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Don't use your words! : children's emotions in a networked world

Author: Jane A Juffer
Publisher: New York : New York University Press, [2019]
Edition/Format:   eBook : Document : EnglishView all editions and formats
Summary:
Today, even young kids talk to each other across social media by referencing memes, songs, and movements, constructing a common vernacular that resists parental, educational, and media imperatives to name their feelings and thus control their bodies. Over the past two decades, children?s television programming has provided a therapeutic site for the processing of emotions such as anger, but in doing so has enforced  Read more...
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Genre/Form: Electronic books
Additional Physical Format: Print version:
Juffer, Jane A.
Don't use your words!
New York : New York University Press, [2019]
(DLC) 2018037668
(OCoLC)1056475636
Material Type: Document, Internet resource
Document Type: Internet Resource, Computer File
All Authors / Contributors: Jane A Juffer
ISBN: 9781479875870 1479875872
OCLC Number: 1097664976
Description: 1 online resource
Contents: Introduction: "run over by a unicorn" --
Affective intensity and children's embodiment --
Political subjects --
The production of fear: children at the U.S.-Mexico border --
"I hate you, Dunel Trump" : anger or civility? --
"Criss-cross applesauce" : keeping control in the classroom --
Kids' television, from problem solving to sideways growth --
TV's narratives for emotional management --
The Steven universe, where you are an experience --
The limits of digital literacy --
Minecraft's affective world building --
From memes to logos : commercial detours in the game of roblox --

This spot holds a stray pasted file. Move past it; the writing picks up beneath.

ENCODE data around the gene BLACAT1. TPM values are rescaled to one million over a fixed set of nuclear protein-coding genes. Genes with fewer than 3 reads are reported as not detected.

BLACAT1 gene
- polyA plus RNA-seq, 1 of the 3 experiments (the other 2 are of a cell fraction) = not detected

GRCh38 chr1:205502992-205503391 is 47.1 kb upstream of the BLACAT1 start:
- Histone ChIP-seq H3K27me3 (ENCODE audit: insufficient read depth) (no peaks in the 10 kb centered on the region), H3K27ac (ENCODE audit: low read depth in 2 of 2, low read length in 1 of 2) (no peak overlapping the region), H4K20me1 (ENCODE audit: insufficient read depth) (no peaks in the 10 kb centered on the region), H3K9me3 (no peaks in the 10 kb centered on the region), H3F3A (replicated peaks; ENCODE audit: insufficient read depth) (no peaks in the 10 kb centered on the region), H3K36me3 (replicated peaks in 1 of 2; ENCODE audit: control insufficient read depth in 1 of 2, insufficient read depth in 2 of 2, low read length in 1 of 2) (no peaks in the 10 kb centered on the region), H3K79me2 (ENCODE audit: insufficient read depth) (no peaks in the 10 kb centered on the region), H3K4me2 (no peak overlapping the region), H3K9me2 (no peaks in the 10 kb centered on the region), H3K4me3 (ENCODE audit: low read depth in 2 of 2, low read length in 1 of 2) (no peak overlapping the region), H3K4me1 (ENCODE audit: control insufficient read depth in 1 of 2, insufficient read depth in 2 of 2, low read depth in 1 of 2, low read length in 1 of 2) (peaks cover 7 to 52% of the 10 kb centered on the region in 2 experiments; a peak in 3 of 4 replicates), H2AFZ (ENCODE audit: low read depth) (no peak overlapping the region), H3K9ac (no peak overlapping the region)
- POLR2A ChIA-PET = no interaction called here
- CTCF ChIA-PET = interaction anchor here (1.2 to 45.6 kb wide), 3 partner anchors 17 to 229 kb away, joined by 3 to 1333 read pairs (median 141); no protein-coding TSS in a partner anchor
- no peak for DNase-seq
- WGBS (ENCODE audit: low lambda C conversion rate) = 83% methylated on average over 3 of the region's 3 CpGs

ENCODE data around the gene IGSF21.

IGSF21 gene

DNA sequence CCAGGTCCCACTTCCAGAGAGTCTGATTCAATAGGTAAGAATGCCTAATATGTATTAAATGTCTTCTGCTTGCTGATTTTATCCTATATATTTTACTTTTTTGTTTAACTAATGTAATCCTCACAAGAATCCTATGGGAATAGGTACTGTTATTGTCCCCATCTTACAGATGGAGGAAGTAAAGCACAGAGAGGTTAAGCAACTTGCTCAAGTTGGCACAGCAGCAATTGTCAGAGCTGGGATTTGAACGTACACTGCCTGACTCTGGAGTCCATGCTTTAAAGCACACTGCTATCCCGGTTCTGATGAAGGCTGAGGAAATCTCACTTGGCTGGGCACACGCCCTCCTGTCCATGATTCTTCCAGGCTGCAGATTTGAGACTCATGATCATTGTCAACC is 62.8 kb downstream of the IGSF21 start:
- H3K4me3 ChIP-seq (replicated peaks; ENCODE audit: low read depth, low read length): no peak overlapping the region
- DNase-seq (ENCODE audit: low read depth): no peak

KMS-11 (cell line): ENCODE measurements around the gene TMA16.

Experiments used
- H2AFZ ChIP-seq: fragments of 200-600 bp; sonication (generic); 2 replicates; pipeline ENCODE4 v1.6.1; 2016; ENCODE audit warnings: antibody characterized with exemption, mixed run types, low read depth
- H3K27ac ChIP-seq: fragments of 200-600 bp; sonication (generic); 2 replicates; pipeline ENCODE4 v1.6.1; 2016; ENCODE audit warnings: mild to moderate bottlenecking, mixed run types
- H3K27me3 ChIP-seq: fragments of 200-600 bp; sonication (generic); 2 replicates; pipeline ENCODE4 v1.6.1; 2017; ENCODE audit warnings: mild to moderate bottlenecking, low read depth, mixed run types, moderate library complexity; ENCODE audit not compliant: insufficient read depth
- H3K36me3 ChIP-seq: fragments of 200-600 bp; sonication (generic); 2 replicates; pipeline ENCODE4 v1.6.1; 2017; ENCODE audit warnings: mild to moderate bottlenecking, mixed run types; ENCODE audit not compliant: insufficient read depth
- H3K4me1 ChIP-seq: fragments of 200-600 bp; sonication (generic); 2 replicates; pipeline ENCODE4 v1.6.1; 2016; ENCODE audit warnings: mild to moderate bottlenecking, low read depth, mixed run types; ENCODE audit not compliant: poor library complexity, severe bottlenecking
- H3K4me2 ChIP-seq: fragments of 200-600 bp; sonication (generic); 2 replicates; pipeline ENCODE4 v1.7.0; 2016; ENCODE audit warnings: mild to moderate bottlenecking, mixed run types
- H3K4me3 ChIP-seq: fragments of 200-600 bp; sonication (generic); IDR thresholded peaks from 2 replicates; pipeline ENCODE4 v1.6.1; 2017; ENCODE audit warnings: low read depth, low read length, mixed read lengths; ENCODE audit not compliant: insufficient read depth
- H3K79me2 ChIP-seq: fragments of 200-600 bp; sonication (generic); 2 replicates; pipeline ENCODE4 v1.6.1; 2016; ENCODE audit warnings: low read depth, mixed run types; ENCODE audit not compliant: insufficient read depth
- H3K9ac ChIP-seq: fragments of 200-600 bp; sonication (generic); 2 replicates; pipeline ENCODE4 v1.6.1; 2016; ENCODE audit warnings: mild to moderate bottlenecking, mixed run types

Conclusion: "Shame on you killers, shame on you" --
Acknowledgments --
Notes --
Bibliography --
Index --
About the author.
Responsibility: Jane A. Juffer.

Abstract:

Today, even young kids talk to each other across social media by referencing memes, songs, and movements, constructing a common vernacular that resists parental, educational, and media imperatives to name their feelings and thus control their bodies. Over the past two decades, children?s television programming has provided a therapeutic site for the processing of emotions such as anger, but in doing so has enforced normative structures of feeling that, Jane Juffer argues, weaken the intensity and range of children?s affective experiences.0Don?t Use Your Words! seeks to challenge those norms, highlighting the ways that kids express their feelings through cultural productions including drawings, fan art, memes, YouTube videos, dance moves, and conversations while gaming online. Focusing on kids between ages five and nine, Don?t Use Your Words! situates these productions in specific contexts, including immigration policy referenced in drawings by Central American children just released from detention centers and electoral politics as contested in kids? artwork expressing their anger at Trump?s victory. Taking issue with the mainstream tendency to speak on behalf of children, Juffer argues that kids have the agency to answer for themselves: what does it feel like to be a kid?

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Juffer raises provocative questions concerning children's emotions... Recommended. Graduate students, researchers, faculty. * Choice *

 
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